Drivers Ed with Debbie: Railroad Crossing Safety


You're driving along and you come up on a railroad crossing.  If there's a train, you stop right?  Should be a no-brainer. 

But according to Operation Lifesaver, a non-profit organization that promotes rail safety, about every three hours, a person or a vehicle is struck by a train.

This makes knowing what to do when you come up on one of these grade crossings extremely important.

First there are two types of rail or grade crossings in Wisconsin.  Active and Passive.

"The passive crossings don't have the lights or the gates. They're found more in rural areas." says Suzie Klinger, Executive Director of Operation Lifesaver.

Active crossings are the ones with the bells, gates and lights.

And if you're wondering about those train horns, it's federal law for trains to sound their horn whenever coming up to a public rail crossing. The only exception to that is if a municipality has established a federally regulated "Quiet Zone".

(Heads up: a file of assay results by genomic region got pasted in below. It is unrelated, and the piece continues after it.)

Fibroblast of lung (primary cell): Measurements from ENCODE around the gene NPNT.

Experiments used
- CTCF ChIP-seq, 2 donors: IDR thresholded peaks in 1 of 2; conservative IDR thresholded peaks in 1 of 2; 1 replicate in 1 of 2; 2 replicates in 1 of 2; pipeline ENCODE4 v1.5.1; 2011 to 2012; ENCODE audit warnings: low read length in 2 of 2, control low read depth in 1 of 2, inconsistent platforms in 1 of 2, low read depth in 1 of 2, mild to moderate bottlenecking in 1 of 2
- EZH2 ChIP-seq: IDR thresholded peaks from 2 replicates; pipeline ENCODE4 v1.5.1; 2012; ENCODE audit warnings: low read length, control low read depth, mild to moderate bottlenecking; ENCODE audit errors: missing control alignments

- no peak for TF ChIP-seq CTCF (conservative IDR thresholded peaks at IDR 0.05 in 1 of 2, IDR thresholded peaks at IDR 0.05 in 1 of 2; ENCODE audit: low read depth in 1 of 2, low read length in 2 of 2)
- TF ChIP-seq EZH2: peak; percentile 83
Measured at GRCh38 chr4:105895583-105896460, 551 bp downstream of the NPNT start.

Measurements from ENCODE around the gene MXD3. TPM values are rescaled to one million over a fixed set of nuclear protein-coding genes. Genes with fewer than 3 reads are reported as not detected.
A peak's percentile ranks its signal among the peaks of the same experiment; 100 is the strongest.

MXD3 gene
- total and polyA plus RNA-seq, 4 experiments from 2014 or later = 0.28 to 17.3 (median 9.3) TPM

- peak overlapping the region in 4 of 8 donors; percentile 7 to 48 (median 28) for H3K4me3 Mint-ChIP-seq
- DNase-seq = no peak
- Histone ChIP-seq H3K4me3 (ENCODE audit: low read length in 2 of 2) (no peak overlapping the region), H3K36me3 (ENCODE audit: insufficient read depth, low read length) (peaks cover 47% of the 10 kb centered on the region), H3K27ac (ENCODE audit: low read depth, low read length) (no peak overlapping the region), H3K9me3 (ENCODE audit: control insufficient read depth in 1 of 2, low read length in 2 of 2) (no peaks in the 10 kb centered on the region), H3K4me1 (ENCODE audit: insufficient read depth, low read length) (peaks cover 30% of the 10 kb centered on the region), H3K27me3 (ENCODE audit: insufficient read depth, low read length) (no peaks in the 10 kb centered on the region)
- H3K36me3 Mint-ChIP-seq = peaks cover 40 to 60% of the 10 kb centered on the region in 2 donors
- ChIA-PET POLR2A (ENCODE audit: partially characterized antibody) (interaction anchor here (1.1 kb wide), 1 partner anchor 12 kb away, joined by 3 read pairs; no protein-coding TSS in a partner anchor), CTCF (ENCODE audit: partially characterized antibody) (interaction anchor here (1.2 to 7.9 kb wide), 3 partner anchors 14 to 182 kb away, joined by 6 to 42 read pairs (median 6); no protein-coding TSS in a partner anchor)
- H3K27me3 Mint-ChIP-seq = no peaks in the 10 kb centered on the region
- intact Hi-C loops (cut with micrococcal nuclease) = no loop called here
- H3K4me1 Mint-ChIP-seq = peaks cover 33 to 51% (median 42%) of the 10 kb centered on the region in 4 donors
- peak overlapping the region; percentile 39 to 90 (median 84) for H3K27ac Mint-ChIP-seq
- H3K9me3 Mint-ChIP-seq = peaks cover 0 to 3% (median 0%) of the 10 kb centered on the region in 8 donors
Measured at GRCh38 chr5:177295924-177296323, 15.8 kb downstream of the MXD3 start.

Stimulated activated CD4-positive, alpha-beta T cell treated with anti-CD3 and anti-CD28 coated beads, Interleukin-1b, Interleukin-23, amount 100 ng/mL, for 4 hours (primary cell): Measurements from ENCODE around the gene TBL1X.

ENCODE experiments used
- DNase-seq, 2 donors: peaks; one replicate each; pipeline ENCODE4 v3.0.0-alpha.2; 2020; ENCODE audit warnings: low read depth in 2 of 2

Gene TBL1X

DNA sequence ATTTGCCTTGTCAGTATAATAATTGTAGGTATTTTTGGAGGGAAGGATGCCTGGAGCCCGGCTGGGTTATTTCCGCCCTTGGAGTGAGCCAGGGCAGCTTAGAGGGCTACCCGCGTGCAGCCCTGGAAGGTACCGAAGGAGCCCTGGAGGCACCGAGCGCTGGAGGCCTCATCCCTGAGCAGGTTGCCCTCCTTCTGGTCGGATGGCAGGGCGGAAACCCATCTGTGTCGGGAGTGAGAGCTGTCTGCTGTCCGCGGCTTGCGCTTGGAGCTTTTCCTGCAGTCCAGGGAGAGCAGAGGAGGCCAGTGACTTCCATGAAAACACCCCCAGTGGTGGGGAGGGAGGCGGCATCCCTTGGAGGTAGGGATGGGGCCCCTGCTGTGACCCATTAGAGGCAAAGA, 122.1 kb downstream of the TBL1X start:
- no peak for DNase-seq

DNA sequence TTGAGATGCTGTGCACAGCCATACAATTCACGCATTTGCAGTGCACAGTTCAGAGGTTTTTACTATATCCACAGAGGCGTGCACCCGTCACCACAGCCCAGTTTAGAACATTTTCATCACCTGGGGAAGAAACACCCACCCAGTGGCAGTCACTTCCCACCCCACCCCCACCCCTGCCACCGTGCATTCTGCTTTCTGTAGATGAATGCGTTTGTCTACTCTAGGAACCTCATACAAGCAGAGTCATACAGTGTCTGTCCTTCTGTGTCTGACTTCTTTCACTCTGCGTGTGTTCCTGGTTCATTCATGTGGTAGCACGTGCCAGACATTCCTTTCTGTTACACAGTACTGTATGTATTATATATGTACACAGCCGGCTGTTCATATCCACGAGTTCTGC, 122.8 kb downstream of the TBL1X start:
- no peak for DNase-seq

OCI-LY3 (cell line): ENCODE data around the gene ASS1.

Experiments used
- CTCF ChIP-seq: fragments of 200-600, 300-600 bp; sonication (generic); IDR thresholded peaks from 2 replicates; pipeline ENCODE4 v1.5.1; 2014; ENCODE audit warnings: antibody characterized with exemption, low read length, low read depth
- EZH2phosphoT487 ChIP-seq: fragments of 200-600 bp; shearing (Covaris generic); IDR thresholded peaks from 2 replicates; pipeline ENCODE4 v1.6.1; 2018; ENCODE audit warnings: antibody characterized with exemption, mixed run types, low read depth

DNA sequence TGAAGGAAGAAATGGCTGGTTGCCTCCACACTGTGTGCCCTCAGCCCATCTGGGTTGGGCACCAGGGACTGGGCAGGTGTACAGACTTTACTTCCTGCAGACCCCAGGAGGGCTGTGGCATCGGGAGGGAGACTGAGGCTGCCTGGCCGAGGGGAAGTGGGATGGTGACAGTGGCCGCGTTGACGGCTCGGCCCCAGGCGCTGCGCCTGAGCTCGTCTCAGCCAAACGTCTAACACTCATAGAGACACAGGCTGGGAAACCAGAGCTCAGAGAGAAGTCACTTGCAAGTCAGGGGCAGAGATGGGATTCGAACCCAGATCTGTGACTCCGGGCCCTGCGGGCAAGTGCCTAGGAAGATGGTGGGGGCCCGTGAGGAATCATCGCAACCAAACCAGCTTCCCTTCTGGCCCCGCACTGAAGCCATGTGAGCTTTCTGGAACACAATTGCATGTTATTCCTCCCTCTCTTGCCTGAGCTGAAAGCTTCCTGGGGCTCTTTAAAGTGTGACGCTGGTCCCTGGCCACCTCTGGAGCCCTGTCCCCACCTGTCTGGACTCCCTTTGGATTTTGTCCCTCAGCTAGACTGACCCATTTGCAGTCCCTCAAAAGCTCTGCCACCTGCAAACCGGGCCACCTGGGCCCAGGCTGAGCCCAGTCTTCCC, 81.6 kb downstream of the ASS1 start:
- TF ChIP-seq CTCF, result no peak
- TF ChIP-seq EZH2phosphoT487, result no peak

So when you come up on a crossing, here's what you should do.

"You always want to approach with care to the crossings.  You want to turn down your radio, maybe crack your window a bit and just see if you can hear the train at all." says Klinger

And there are certain laws on the approach you need to remember.
Klinger explains, "Note that if you're within 100 ft of the tracks, it is illegal to pass, even if there is not double yellow lines, it is illegal"

Obviously, don't cross if the gates, lights and bells are activated, even if you don't see a train, Never stop while on the tracks,  and please, don't try to beat a train... this is not Grand Theft Auto.

Violating posted signs at a grade crossing ranges from 3 to 6 points and up to $1000 for the first offense, up to $3000 for the second. 

For more information about railroad crossing safety, you can visit Operation Lifesaver's website.

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